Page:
'Easier Being In Jail': The Homelessness Problem For Prison Inmates
Michael has been in and out of prison a dozen times. He often felt he was better off just staying on the inside.
"We need more help for people getting out of prison, because now there's nothing. They promise you the world, then you're out the front gate and it's like 'Michael who?'," he told ten daily.
"Sometimes I’ve been sitting in a cell in the police station and thinking 'I'm glad I'm here'."
Michael, from Melbourne, usually found himself homeless or couch surfing soon after leaving prison.
Prisoners are often released with a small amount of money, usually a percentage of the cash they earned while working in prison.
"One time I came out with $800. With that, I've got to find accommodation, buy new clothes, food. Show me you can do that with $800," he said.
"Once I was let out on Monday, and then I knocked over a supermarket on the weekend. They haven't got anything set up to help."
Michael's case is an illustration of a ballooning problem in Victoria, where the number of prisoners leaving jail and becoming homeless nearly tripled between 2011-12 and 2016-17.
Australian Institute of Health and Welfare figures on homelessness showed around 800 such cases in the 2011 year, exploding to almost 2500 -- an increase of 188 percent in just five years.
"It's not something everybody thinks about it, but it’s often unexpected for someone to go into prison. It's not planned, so it doesn't give people time to get their affairs in order," Jenny Smith, the CEO of Victoria's Council to Homeless Persons (CHP), told ten daily.
"In prison, your relationships can break down, or you could already be homeless before going into prison. To release someone from prison into homelessness is hard. They try to make sure someone has somewhere to go after prison, but it's hard to plan."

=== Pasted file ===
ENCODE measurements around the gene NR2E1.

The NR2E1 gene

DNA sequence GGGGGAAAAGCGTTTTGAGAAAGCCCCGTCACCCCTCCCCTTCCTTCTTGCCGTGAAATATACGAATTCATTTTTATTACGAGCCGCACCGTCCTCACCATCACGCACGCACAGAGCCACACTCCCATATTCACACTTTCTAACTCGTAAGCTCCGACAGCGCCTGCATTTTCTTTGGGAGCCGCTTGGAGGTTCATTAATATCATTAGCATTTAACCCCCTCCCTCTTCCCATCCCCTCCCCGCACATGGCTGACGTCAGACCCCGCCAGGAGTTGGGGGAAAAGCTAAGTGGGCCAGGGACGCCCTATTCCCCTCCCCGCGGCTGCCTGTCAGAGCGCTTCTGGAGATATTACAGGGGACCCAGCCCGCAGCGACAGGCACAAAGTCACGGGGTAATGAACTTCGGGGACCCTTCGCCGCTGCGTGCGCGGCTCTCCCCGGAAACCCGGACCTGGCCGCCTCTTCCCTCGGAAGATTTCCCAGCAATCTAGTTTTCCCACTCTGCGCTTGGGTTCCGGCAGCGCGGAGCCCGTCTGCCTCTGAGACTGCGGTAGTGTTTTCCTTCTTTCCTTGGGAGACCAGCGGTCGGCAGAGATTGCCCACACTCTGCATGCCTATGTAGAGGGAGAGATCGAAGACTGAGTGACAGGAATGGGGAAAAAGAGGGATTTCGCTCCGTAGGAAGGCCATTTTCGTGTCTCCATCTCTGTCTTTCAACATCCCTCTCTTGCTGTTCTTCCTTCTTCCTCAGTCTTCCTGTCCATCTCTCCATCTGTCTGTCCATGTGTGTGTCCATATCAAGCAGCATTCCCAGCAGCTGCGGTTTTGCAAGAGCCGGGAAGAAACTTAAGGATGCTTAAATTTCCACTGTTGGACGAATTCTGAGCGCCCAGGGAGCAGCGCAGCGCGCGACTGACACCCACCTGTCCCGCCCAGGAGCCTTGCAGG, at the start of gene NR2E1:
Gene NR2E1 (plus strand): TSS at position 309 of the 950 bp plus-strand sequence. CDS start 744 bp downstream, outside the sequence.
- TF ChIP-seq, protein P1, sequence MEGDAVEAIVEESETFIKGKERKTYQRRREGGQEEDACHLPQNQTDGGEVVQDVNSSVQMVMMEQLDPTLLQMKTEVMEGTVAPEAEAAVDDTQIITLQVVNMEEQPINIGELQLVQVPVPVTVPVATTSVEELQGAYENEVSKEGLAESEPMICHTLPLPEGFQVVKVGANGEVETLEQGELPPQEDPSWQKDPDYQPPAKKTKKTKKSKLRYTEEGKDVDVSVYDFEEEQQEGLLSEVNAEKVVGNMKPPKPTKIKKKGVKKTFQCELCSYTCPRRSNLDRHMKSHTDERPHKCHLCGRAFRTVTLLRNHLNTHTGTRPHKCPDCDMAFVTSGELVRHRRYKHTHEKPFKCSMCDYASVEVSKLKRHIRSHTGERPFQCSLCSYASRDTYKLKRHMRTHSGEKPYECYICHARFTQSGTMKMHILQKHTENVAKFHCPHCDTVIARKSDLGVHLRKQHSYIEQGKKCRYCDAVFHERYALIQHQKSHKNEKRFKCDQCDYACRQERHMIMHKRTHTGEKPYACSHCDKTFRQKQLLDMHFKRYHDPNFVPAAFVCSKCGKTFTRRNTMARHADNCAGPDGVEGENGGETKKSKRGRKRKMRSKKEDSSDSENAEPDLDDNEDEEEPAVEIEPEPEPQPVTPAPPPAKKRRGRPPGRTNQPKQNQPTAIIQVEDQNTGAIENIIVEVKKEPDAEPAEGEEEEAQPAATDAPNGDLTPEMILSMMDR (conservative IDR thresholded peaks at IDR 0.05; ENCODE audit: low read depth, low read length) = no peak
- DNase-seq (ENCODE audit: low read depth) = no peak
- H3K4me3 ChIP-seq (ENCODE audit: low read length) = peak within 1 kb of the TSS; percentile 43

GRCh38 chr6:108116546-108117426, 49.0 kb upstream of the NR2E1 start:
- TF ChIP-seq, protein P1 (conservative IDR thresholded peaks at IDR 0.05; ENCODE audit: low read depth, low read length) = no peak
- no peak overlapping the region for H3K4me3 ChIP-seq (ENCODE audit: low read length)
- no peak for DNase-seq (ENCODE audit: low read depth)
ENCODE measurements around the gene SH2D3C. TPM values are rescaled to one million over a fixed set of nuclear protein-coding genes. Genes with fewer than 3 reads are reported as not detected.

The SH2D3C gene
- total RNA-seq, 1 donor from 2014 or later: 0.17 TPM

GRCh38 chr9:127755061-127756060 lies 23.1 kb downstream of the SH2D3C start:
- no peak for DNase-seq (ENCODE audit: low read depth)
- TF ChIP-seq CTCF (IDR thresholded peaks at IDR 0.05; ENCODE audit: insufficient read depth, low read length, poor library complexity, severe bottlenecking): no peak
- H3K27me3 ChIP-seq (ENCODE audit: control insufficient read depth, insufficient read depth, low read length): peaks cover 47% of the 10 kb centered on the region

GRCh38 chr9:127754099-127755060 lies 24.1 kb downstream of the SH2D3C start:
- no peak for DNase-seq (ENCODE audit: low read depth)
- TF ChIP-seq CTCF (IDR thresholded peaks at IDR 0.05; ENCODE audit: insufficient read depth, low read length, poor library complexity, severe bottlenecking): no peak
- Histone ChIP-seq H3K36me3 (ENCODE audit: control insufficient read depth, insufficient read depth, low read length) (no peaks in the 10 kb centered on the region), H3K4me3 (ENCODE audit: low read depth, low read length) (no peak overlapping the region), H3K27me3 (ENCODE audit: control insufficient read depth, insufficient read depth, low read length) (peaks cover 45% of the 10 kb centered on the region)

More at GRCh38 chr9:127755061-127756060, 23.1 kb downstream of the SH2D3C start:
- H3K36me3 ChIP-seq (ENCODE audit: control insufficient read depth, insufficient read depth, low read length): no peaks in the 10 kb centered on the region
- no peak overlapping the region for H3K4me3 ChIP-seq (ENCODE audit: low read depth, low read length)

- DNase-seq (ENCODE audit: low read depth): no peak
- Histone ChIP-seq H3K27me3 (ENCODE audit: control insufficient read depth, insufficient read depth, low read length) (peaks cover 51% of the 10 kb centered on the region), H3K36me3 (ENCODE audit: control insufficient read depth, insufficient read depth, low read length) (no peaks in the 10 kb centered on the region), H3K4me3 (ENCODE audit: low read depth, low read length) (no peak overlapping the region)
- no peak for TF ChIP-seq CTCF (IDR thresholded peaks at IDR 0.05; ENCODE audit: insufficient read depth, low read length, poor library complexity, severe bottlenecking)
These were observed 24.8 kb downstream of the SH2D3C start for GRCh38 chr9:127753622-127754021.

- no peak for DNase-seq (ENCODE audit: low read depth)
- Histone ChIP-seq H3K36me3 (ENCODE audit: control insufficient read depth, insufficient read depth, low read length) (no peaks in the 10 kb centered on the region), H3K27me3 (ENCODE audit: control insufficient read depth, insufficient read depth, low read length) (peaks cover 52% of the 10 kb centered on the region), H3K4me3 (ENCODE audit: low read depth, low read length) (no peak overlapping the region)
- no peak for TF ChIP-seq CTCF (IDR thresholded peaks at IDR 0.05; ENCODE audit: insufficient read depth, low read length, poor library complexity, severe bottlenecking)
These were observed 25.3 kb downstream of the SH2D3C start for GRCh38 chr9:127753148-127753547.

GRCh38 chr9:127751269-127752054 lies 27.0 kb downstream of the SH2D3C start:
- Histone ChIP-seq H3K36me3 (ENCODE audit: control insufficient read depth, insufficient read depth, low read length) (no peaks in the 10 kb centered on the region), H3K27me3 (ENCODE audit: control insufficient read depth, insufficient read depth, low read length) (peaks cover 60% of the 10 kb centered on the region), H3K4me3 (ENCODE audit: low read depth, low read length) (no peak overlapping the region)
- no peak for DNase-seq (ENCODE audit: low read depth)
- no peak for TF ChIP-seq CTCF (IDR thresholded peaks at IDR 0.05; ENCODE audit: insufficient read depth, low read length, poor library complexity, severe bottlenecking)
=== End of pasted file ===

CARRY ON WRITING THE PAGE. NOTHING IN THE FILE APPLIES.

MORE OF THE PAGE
"There are some government funded resources working with prisoners early on, but it's limited."
In a submission ahead of the Victorian budget, CHP said the state needed to invest in subsidised housing to help prisoners transition back into outside life.
"A pool of dedicated housing is required to ensure that the justice and health outcomes that the Victorian Government invests in so heavily at the crisis end are not undercut upon release," the CHP submission read.
"Such housing should be a widespread feature of post-release and post-discharge care."
Smith said many people do not have the funds to pay rent or mortgage payments while in prison, and therefore lose their previous accommodation.
Finding a new rental or even a job after leaving prison as an ex-prisoner can be a difficult task, leading many to find themselves homeless, and at risk of reoffending.
"The help they give is like having your arms tied behind your back. There's no subsidised housing for ex-inmates. If we have people released from prison who are vulnerable, when times get tough they are likely to re-offend," Smith said.
Michael was more blunt.
"Sometimes its easier being in jail than out of jail. I had a roof over my head, I knew where my meals are coming, I had a job in the kitchen. If you're on a drug habit, on the verge of killing yourself or someone else, you're better off in jail than outside," he said.
Michael said his accommodation options outside of prison were limited, finding himself in a rundown rooming house with "people two feet from my door selling ice."
As a recovering drug user, it wasn't the ideal environment. Problems with parole officers, which had him fearing that even the tiniest breach of his conditions might see him back in jail, didn't help.
"I once asked them to send me back to jail, because I had such problems with the parole worker," he said.
Michael has been out of prison for a while now, and kicked a decades-long drug habit, thanks to linking with a church group which has helped him ease back into life in the real world.
"The government need to do things to help people stay out, and break this cycle of going in and out. They've got to do more to help prisoners when they get out," he said.
Smith said it made sense even on economic terms, to keep people out of jail rather than shuttling people back and forth.
"We spend a lot on expensive prisons, it’s a huge cost, so why do we discharge people without any support to stay out? The most likely thing is they’ll reoffend, and go back in," she said.
Featured Image: Getty
Contact the author firstname.lastname@example.org